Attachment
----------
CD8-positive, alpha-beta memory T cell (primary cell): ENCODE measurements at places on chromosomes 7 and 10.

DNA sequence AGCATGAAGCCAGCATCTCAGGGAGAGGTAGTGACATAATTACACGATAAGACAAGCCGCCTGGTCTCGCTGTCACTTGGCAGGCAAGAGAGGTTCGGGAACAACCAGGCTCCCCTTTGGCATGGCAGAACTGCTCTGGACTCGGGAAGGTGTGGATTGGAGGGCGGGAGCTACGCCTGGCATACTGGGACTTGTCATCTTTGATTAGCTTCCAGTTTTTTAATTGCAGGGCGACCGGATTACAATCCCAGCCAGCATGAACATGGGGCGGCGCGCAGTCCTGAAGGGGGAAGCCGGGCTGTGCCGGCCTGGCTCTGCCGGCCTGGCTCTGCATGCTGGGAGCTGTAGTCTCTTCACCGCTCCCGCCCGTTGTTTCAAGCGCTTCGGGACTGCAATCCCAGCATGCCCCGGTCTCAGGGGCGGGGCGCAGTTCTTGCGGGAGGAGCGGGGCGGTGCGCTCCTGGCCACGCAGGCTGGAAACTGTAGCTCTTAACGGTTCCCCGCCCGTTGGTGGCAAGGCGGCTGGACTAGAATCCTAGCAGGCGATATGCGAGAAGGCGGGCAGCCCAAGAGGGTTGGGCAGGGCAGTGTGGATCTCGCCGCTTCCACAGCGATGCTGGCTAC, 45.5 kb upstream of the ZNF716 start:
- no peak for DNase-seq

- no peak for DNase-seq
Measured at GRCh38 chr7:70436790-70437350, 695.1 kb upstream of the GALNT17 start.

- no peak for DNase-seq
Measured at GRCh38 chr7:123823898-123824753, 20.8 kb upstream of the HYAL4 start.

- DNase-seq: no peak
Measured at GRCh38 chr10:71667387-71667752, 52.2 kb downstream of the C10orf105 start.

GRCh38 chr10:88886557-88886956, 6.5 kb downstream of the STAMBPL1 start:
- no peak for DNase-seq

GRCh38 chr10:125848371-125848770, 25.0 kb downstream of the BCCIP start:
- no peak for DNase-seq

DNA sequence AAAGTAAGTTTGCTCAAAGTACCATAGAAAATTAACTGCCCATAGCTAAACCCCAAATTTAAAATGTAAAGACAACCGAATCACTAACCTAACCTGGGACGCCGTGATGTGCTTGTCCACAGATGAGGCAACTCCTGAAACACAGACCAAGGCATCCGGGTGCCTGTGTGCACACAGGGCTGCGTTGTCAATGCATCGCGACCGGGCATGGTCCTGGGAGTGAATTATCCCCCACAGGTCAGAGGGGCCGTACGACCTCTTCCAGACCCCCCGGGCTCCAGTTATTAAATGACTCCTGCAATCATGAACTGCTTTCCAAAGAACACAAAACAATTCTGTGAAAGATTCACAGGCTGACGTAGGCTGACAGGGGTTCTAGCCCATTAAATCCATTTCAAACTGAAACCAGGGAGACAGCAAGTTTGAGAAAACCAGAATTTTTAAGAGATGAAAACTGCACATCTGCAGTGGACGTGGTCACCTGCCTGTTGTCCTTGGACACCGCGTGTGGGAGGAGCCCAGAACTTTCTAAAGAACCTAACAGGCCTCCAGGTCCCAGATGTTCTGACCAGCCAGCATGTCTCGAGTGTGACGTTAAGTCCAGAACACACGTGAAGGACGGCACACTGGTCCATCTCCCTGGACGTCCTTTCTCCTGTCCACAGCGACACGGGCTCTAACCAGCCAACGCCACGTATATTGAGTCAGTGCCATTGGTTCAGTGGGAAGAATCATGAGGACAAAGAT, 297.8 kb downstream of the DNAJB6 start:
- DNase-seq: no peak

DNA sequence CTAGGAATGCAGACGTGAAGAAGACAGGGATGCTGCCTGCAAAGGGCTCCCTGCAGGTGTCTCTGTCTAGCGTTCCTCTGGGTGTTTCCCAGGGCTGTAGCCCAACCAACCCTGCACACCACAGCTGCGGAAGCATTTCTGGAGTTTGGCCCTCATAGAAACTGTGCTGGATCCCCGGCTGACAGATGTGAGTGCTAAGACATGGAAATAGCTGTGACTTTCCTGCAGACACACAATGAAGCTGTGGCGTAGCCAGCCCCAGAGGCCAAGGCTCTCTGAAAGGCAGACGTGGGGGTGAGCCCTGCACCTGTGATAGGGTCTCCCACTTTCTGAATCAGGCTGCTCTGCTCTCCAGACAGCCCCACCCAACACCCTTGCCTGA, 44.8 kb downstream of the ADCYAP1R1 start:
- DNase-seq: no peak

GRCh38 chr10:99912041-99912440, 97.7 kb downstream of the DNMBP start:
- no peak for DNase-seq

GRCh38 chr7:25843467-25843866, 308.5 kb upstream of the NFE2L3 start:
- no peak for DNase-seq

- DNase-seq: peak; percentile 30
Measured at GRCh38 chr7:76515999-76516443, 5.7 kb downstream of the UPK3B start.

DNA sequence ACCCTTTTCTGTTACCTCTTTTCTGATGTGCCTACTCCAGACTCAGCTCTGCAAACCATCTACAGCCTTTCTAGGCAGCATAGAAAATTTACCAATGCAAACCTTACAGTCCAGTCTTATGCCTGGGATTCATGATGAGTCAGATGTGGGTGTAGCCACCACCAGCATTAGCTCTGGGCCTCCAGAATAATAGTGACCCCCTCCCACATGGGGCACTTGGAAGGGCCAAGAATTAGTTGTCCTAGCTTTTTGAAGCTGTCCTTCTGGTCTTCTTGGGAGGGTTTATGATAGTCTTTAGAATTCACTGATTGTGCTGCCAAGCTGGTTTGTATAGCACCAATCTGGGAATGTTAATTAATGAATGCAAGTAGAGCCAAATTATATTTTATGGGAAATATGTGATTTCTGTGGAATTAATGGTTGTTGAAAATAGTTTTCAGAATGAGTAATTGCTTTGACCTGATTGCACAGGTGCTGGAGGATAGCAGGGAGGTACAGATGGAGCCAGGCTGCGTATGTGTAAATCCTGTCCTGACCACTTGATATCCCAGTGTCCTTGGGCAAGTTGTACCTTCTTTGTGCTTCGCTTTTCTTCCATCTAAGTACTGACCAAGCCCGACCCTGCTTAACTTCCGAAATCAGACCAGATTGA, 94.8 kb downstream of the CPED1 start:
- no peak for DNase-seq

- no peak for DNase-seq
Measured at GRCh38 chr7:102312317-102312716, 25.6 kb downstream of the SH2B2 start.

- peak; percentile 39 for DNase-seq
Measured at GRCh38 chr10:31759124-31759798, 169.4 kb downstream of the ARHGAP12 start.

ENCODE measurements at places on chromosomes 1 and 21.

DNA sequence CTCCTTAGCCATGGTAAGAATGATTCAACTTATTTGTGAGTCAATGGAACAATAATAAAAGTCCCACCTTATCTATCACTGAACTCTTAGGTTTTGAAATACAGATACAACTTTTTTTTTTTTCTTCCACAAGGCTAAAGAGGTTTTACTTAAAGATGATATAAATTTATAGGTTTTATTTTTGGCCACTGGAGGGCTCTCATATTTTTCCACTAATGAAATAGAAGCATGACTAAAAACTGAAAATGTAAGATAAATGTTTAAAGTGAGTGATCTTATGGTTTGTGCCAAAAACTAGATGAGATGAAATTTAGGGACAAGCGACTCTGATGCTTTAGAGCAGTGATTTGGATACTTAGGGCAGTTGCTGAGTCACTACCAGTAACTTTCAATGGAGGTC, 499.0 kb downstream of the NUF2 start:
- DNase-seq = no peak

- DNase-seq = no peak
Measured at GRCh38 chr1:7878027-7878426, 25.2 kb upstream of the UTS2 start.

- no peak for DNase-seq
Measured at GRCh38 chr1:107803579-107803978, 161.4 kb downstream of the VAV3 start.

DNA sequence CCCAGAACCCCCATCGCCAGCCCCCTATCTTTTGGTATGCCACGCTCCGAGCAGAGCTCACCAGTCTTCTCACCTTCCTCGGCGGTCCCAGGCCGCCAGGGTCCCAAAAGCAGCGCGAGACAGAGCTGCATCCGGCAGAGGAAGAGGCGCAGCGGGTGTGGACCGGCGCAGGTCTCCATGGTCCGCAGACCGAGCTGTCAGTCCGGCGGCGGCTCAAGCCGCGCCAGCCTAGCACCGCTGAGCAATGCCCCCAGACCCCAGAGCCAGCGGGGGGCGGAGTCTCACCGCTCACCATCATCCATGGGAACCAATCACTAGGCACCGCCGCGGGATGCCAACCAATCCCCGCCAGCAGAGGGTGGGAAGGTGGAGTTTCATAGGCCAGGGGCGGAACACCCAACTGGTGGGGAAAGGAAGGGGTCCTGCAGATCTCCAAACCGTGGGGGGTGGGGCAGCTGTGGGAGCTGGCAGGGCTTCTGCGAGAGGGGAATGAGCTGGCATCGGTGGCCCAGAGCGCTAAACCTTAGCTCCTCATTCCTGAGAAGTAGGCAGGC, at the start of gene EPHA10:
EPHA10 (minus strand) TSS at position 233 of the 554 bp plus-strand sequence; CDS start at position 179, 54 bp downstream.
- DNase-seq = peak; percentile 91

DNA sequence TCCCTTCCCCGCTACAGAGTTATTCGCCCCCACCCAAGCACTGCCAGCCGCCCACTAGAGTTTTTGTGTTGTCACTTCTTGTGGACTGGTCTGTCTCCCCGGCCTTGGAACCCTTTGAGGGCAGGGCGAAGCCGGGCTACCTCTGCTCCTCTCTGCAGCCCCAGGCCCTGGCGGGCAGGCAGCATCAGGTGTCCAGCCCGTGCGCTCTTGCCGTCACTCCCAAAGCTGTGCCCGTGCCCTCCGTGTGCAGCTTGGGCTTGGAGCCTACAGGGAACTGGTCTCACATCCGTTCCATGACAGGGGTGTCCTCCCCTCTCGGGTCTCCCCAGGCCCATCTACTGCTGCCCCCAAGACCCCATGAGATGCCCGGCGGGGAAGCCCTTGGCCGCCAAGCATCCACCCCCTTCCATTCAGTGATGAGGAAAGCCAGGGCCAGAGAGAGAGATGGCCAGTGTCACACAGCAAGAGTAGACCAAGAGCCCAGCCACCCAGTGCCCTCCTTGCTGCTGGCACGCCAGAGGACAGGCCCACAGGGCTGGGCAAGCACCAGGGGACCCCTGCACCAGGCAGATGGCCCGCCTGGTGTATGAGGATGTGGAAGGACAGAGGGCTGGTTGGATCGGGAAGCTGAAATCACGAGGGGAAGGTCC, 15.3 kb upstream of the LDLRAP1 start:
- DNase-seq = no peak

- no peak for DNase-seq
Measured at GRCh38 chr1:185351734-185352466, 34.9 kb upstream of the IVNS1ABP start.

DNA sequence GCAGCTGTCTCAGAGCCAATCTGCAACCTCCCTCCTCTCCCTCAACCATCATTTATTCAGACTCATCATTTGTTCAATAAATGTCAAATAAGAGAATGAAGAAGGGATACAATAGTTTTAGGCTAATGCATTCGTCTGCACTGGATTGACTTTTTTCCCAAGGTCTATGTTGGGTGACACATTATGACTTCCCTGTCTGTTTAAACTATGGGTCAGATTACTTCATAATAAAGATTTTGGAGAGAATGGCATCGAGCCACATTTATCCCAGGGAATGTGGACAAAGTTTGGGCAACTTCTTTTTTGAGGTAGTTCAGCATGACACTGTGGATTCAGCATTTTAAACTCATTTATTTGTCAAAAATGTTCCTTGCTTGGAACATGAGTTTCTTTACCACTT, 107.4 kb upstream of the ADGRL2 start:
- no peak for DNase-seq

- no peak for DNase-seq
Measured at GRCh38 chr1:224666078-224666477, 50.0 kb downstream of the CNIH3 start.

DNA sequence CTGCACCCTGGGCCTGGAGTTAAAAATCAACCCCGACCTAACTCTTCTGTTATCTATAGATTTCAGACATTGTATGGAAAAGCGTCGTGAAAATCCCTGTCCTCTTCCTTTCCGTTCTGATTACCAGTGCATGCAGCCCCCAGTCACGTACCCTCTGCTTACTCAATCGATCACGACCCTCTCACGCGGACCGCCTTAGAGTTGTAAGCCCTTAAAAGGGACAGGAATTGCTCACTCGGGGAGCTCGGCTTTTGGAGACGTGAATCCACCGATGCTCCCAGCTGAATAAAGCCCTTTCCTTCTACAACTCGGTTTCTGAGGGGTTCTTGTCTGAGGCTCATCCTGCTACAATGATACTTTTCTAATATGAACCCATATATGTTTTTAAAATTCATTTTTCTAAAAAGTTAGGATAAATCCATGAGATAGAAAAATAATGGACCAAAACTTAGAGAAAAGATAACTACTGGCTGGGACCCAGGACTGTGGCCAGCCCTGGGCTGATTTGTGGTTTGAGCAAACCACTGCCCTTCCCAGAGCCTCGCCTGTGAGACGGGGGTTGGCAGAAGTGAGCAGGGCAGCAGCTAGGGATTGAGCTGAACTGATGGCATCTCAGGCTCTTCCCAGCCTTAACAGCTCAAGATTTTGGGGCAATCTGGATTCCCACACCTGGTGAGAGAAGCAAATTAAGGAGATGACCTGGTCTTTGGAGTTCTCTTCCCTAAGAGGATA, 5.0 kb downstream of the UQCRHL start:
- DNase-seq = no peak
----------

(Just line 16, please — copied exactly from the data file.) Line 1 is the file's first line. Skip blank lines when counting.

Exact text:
DNA sequence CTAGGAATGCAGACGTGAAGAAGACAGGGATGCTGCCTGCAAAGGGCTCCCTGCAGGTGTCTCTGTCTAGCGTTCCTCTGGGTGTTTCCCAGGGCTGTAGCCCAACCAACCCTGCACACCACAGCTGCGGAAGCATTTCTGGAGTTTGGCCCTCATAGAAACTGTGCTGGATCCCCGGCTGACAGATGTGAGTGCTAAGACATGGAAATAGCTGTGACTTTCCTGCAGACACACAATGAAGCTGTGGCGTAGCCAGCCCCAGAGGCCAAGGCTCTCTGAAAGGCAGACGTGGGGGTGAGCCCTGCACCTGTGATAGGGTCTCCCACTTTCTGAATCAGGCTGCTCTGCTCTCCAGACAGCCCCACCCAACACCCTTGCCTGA, 44.8 kb downstream of the ADCYAP1R1 start: